into signal and mix levels, EQ settings, etc.
I hope I didn't muddy the waters too much this time 'round.

Member
Since: Apr 05, 2007


Apr 13, 2007 05:32 pm

i kinda understand. yeah the waters arent totally clear but everything has helped me so far.

Prince CZAR-ming
Member
Since: Apr 08, 2004


Apr 13, 2007 06:29 pm

Shen, I have the mg16/4, plus had a 1010lt before I got my ESP1010 (same basically as the 1010, with breakout box).

You won't need the y cables. Those are only if you need to use the insert point as an actual insert point. Which you won't, in this context.

You will only need to tap signal from your mixer channel (8 of them, to be exact). To do this, the 1/2 way into the insert jack is the ticket.

At this point, you only have mono signal, and just want to send it to your 1010, so a 1/4" - 1/4" mono patch cable is all you need.

Here's a lovely example, from the nice people at zzounds:

www.zzounds.com/a--884907/item--HOSCPP80

If you went with the 1010lt (instead of the 1010), you would need to plug 6 cables from the mixer inserts over to the 6 RCA inputs with cable like this:

www.zzounds.com/a--884907/item--HOSCPR80

(2 of the inputs on the 1010lt are xlr inputs, so you would plug your mic directly into the 1010lt, instead of going to the mixer first).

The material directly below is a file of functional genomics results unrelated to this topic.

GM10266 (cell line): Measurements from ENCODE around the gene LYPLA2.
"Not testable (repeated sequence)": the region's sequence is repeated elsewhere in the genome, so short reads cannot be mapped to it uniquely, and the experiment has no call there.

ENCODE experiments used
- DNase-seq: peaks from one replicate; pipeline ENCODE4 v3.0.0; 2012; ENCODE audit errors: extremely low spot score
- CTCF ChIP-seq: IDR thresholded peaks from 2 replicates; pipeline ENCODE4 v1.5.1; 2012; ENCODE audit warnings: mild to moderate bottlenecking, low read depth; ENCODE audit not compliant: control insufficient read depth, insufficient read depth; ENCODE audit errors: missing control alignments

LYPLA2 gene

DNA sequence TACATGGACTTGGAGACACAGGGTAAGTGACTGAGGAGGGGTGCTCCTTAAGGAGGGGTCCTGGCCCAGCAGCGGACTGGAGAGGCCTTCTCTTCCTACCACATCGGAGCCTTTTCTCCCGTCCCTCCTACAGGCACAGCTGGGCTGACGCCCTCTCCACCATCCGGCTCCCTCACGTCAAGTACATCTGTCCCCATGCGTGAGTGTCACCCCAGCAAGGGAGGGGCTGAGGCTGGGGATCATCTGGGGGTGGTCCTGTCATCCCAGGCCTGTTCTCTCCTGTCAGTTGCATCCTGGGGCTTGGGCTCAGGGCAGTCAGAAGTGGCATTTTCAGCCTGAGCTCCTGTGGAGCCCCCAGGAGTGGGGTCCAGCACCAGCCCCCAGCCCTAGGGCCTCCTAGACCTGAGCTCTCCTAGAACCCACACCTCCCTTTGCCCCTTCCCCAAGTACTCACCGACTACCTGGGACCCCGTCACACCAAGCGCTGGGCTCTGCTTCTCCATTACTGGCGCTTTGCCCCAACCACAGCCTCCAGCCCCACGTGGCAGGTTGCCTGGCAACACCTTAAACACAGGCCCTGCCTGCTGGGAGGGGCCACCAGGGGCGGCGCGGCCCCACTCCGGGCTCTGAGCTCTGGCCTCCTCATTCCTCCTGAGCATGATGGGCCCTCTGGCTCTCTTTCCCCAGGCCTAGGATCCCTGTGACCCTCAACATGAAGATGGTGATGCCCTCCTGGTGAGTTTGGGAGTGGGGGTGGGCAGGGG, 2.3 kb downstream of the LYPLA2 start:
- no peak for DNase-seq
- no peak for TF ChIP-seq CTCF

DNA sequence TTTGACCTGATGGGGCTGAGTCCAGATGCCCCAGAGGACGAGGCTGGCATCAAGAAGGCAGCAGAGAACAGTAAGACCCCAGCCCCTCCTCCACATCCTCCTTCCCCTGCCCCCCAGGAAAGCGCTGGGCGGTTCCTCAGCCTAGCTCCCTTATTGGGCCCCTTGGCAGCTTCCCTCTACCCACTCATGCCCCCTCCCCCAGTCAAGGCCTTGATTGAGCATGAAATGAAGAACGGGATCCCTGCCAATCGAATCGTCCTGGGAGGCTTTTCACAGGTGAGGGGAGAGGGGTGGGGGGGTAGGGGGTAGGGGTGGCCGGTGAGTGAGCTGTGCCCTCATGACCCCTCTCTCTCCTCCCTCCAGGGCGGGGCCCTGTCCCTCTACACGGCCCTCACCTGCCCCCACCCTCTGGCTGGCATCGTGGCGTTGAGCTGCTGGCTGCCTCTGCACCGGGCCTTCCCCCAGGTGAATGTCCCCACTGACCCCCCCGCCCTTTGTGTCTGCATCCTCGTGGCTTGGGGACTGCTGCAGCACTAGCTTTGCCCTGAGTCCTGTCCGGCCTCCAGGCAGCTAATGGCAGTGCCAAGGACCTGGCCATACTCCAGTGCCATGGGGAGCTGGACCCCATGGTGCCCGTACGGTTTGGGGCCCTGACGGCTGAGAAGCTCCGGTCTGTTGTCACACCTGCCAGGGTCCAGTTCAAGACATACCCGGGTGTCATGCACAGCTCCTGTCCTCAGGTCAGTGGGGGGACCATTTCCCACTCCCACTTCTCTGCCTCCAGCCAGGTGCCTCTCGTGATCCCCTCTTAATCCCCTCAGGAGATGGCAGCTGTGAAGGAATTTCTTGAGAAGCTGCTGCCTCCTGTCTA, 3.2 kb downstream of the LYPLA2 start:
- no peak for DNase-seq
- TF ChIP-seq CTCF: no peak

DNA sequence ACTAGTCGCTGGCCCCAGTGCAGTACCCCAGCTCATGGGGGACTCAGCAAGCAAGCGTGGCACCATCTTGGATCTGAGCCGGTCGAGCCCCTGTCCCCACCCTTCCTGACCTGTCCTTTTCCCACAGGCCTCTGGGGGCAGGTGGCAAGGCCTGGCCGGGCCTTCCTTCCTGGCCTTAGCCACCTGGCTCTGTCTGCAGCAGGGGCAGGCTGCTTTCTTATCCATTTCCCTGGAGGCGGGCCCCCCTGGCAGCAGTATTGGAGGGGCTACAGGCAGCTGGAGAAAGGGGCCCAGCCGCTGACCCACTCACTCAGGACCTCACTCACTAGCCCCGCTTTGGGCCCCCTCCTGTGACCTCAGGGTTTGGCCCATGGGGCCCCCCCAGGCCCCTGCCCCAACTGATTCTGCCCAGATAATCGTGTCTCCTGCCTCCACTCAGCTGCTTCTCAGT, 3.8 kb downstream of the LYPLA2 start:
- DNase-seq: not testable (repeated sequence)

At this point, it's not useful to think of stereo signal, unless you have a source that's actually stereo, like some keyboards, or a drum machine. In this case you would need 2 connections from your source to your computer.

But for voice, drum mics, guitar, bass, etc. you only have 1 mono signal. After you get the tracks down into the computer (as mono), they will play out both speakers. The multitrack mixing software sends signal from the mono track to both speakers. You can then pan each channel around where-ever you want. The program essentially makes the stereo signal out of mono signal for you.

Unless, you input a stereo signal, then the software should keep the two sides separate, but connect the two together (as stereo).

Hope that made sense.

Prince CZAR-ming
Member
Since: Apr 08, 2004


Apr 13, 2007 06:31 pm

Oh yeah, if you haven't decided yet, the ESP1010 from ESI is a dandy card. Better specs than the 1010 (a little) and has some better features, like 2 midi jacks, 2 headphone jacks, the directwire thing, etc.